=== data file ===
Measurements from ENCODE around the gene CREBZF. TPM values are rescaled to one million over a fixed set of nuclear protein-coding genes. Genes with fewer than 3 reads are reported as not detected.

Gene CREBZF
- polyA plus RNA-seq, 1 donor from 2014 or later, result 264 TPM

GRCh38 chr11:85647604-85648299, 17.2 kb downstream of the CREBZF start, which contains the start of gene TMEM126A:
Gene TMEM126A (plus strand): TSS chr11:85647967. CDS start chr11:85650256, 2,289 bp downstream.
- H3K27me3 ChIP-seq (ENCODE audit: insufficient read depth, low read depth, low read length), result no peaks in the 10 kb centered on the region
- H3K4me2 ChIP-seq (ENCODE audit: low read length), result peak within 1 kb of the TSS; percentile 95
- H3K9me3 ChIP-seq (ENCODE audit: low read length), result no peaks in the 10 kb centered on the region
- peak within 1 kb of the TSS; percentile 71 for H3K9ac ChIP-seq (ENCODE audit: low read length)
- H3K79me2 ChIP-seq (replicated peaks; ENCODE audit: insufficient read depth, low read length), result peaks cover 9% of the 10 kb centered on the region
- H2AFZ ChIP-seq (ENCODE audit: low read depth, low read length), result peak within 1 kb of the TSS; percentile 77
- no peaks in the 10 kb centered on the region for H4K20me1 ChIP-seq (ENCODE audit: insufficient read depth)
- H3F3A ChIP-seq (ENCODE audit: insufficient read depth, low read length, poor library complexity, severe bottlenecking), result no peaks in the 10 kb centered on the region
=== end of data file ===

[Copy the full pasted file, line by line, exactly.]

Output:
Measurements from ENCODE around the gene CREBZF. TPM values are rescaled to one million over a fixed set of nuclear protein-coding genes. Genes with fewer than 3 reads are reported as not detected.

Gene CREBZF
- polyA plus RNA-seq, 1 donor from 2014 or later, result 264 TPM

GRCh38 chr11:85647604-85648299, 17.2 kb downstream of the CREBZF start, which contains the start of gene TMEM126A:
Gene TMEM126A (plus strand): TSS chr11:85647967. CDS start chr11:85650256, 2,289 bp downstream.
- H3K27me3 ChIP-seq (ENCODE audit: insufficient read depth, low read depth, low read length), result no peaks in the 10 kb centered on the region
- H3K4me2 ChIP-seq (ENCODE audit: low read length), result peak within 1 kb of the TSS; percentile 95
- H3K9me3 ChIP-seq (ENCODE audit: low read length), result no peaks in the 10 kb centered on the region
- peak within 1 kb of the TSS; percentile 71 for H3K9ac ChIP-seq (ENCODE audit: low read length)
- H3K79me2 ChIP-seq (replicated peaks; ENCODE audit: insufficient read depth, low read length), result peaks cover 9% of the 10 kb centered on the region
- H2AFZ ChIP-seq (ENCODE audit: low read depth, low read length), result peak within 1 kb of the TSS; percentile 77
- no peaks in the 10 kb centered on the region for H4K20me1 ChIP-seq (ENCODE audit: insufficient read depth)
- H3F3A ChIP-seq (ENCODE audit: insufficient read depth, low read length, poor library complexity, severe bottlenecking), result no peaks in the 10 kb centered on the region